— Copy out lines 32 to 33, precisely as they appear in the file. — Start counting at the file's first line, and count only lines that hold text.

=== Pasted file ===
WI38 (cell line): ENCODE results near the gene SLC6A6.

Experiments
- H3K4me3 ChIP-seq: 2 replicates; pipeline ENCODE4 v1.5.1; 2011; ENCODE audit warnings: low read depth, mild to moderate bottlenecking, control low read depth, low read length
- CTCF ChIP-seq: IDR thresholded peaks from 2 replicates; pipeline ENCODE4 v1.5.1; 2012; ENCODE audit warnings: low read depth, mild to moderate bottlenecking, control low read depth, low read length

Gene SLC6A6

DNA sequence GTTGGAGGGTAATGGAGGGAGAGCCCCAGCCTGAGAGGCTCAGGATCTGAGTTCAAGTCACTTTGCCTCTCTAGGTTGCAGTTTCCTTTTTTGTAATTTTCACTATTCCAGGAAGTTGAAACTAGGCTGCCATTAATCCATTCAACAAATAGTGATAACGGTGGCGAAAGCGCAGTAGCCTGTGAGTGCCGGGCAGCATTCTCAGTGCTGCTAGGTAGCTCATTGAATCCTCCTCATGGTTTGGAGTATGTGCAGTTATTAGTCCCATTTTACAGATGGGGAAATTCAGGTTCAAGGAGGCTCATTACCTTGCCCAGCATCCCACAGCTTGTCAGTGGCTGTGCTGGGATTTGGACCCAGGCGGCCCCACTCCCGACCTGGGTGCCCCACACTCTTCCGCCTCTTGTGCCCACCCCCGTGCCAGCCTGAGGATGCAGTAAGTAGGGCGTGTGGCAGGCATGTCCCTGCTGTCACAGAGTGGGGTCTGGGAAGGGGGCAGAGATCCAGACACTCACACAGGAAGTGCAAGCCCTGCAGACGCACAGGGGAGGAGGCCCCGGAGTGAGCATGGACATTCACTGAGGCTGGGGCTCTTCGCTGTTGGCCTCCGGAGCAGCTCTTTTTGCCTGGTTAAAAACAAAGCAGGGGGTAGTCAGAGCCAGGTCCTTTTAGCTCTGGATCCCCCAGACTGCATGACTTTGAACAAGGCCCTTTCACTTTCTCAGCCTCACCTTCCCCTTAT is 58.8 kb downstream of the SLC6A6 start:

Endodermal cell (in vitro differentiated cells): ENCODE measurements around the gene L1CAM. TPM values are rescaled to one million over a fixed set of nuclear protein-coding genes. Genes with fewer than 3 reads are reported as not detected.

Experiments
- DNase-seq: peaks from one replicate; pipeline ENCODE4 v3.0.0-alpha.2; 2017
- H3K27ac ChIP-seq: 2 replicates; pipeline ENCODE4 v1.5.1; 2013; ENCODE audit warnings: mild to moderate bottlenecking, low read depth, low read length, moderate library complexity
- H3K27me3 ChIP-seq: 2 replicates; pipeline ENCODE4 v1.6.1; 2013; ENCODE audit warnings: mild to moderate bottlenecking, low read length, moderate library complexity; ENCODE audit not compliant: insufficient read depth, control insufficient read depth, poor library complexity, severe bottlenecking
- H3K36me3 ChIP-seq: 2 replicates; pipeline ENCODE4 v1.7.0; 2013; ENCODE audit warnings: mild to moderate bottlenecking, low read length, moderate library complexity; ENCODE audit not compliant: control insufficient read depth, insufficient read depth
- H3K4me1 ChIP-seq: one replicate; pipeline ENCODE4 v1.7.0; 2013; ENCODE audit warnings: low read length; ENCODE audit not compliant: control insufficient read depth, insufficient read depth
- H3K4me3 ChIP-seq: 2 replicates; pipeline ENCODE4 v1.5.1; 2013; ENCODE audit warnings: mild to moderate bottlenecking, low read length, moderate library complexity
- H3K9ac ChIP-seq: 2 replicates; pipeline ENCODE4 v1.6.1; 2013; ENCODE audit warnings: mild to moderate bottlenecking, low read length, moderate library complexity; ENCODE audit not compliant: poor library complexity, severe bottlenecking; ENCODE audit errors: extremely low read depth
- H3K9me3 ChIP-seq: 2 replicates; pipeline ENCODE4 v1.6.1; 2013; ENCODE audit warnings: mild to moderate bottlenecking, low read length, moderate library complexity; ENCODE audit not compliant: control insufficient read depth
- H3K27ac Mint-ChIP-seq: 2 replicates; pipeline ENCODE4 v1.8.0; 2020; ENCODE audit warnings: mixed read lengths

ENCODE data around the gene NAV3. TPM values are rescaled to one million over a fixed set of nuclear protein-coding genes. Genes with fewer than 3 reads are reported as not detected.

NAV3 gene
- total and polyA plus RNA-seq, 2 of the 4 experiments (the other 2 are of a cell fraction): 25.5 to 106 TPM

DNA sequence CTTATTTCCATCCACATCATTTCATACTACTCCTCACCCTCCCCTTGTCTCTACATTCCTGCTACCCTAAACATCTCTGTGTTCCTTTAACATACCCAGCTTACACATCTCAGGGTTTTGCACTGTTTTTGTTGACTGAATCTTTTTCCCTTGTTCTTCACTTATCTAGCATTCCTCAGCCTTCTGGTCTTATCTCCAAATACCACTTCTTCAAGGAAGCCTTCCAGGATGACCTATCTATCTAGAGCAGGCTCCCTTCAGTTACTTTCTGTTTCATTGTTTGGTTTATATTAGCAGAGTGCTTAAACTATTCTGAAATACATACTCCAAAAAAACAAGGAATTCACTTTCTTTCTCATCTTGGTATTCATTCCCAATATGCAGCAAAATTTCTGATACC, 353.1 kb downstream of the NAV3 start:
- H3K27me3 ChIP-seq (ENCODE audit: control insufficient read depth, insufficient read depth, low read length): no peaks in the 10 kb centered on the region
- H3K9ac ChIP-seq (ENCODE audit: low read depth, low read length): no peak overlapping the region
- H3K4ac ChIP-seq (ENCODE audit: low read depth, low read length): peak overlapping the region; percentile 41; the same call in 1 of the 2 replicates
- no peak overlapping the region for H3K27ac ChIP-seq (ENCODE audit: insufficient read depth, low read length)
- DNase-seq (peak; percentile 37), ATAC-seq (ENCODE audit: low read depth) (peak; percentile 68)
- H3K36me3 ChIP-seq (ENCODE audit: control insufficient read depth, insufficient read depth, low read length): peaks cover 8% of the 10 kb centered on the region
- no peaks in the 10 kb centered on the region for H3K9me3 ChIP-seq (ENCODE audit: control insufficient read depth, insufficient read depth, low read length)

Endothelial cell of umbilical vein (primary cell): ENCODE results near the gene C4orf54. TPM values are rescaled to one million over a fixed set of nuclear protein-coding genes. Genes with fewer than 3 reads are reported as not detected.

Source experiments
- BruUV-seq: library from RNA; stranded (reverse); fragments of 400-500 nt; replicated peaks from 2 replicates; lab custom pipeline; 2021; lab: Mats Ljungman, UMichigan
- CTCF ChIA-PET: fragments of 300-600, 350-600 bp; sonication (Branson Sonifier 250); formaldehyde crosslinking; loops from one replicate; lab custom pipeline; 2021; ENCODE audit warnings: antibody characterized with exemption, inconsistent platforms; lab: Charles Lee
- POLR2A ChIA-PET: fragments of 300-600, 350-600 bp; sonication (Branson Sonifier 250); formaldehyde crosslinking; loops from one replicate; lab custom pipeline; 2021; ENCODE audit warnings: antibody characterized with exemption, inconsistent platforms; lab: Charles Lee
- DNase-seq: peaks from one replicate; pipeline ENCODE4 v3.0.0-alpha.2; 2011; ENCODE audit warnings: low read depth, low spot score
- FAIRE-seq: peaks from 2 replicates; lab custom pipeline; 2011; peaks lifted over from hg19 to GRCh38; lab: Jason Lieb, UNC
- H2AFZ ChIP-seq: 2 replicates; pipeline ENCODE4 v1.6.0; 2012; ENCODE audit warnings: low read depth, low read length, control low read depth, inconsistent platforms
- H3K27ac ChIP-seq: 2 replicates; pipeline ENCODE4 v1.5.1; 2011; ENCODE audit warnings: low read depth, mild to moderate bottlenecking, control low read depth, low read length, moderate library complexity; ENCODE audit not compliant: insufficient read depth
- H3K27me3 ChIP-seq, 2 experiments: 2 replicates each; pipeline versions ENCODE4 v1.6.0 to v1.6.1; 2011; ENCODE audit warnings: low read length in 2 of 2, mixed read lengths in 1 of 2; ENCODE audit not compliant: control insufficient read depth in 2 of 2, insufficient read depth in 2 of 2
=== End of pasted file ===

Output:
- CTCF ChIA-PET: fragments of 300-600, 350-600 bp; sonication (Branson Sonifier 250); formaldehyde crosslinking; loops from one replicate; lab custom pipeline; 2021; ENCODE audit warnings: antibody characterized with exemption, inconsistent platforms; lab: Charles Lee
- POLR2A ChIA-PET: fragments of 300-600, 350-600 bp; sonication (Branson Sonifier 250); formaldehyde crosslinking; loops from one replicate; lab custom pipeline; 2021; ENCODE audit warnings: antibody characterized with exemption, inconsistent platforms; lab: Charles Lee